Freshpet‘s CEO has characterised 2023 as an “inflection point” after turning to a profit in the fourth quarter, albeit the US business posted a loss for the full year.

The Nasdaq-listed fresh pet-food maker reported a profit of $15.3m in the three months to 31 December, compared to a loss of $2.9m in the final quarter of 2022. For the 12 months, Freshpet remained in the red to the tune of $33.6m, although narrowing from a $59.5m loss a year earlier.

Net sales and adjusted EBITDA rose across both periods.

“Our strong 2023 results demonstrate that Freshpet has reached an inflection point: the significant investments we have made to create scale and extend our first-mover advantage have begun to generate improved profitability and significant operating cash flow,” CEO Billy Cyr said in the results commentary.

Addressing analysts yesterday (26 February), Cyr added that the business is “on the cusp of profitability with greater scale and efficiency due to increased business intensity and concentration and disciplined capital management”.

New Jersey-based Freshpet exceeded its 25% annual sales growth target set through to 2027. Sales were up 28.8% at $766.9m and rose 29.9% in the fourth quarter to $215.4m.

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Adjusted EBITDA for the full year more than tripled to $66.6m, while the final quarter print climbed to $31.3m, from $18.8m.

“We have found we execute very well at around the 25% growth-rate level, meaning engineering, staffing, organisational capability, design, construct, and start facilities, the ability to hire and train people,” Cyr told analysts.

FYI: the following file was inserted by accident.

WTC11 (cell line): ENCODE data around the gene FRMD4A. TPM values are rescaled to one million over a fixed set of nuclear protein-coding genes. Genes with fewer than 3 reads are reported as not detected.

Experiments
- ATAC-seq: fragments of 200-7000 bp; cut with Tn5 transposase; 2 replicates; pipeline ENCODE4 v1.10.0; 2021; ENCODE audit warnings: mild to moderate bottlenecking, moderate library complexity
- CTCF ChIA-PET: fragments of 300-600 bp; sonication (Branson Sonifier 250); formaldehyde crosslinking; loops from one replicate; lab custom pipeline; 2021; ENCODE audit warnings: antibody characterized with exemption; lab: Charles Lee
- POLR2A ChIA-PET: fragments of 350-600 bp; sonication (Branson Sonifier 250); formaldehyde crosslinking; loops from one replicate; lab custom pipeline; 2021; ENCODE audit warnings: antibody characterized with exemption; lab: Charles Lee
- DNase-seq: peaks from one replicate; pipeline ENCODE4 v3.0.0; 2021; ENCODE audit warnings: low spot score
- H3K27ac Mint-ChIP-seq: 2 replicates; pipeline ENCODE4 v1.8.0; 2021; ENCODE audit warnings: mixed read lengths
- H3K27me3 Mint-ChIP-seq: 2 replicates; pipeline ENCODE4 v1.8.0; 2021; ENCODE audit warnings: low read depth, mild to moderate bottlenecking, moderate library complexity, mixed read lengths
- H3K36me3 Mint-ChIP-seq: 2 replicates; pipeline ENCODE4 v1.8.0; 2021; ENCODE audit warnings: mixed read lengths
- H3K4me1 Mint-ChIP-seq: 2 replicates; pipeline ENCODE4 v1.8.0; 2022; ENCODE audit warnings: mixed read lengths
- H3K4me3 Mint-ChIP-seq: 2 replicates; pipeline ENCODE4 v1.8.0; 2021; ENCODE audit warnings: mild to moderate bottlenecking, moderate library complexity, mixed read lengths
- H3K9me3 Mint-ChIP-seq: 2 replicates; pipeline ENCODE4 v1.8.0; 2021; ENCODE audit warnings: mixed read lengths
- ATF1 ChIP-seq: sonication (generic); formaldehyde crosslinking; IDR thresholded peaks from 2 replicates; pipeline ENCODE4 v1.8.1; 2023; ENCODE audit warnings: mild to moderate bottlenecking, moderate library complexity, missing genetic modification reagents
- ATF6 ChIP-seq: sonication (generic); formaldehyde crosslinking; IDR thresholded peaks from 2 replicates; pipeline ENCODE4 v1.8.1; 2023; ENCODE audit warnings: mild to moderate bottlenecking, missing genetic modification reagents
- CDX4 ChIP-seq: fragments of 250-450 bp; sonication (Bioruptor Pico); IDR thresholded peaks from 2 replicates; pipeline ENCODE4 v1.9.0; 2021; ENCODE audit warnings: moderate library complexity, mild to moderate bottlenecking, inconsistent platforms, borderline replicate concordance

“And if we were to push ahead and grow at an even faster rate, we think we might get ourselves [in] a little bit of an executional trouble. And so, we prefer to stay at that rate.”

Cyr explained that Freshpet's production capacity should be sufficient until about 2029 if the business stays around that growth rate, when the company may have to assess options for an additional site.

He said that the company is aiming to “maximise the throughput on our existing footprint”.

For 2024, Freshpet has forecast net sales of at least $950m, an increase of 24% from 2023. It expects to spend around $210m on capital expenditure.

The chief executive stated that Freshpet will be “disciplined” with its capital expenditure in the new financial year.

“Our assessment based on what we know today is that the infrastructure that we've got within the normal technologies we have planned can allow us to meet our growth goals all the way out until almost 2029 at this point, if we maintain our growth at, call it, the 25% rate.”

By 2027, the cat- and dog-food maker hopes to achieve $1.8bn in net sales, based on the 25% growth target, and an adjusted EBITDA margin of 18%.

The margin climbed to 8.7% in 2023 from 3.4% a year earlier but reached 14.5% in the final quarter, up from 11.3% in the corresponding period.

The pet-food company increased its media spend in the fourth quarter by $10.4m compared to the year before as it saw gross margins “do really well” in the period. This comprised 6.3% of net sales in the quarter.

Chief operating officer Scott Morris said: “But it's unusual that we spend that much in Q4, that this is a year where we actually had capacity, so we ended up spending a little bit more on Q4 than we have historically. That gave us good momentum into Q1. We're seeing that come through both in consumer penetration and also in overall top-line growth, especially in units and pounds.”

Jon Andersen, an analyst at William Blair, wrote in a research note: “Overall, it was a strong finish to a foundational year, one in which the company lent additional credence to the Fresh Future plan. With the plan seeming more achievable with each quarter, the shares continue to offer good value, in our opinion.”

Freshpet is focused on the fresh and natural ingredients segment of pet food, sold into grocery retail in North America and Europe, the mass, club and natural-store channels, and also online.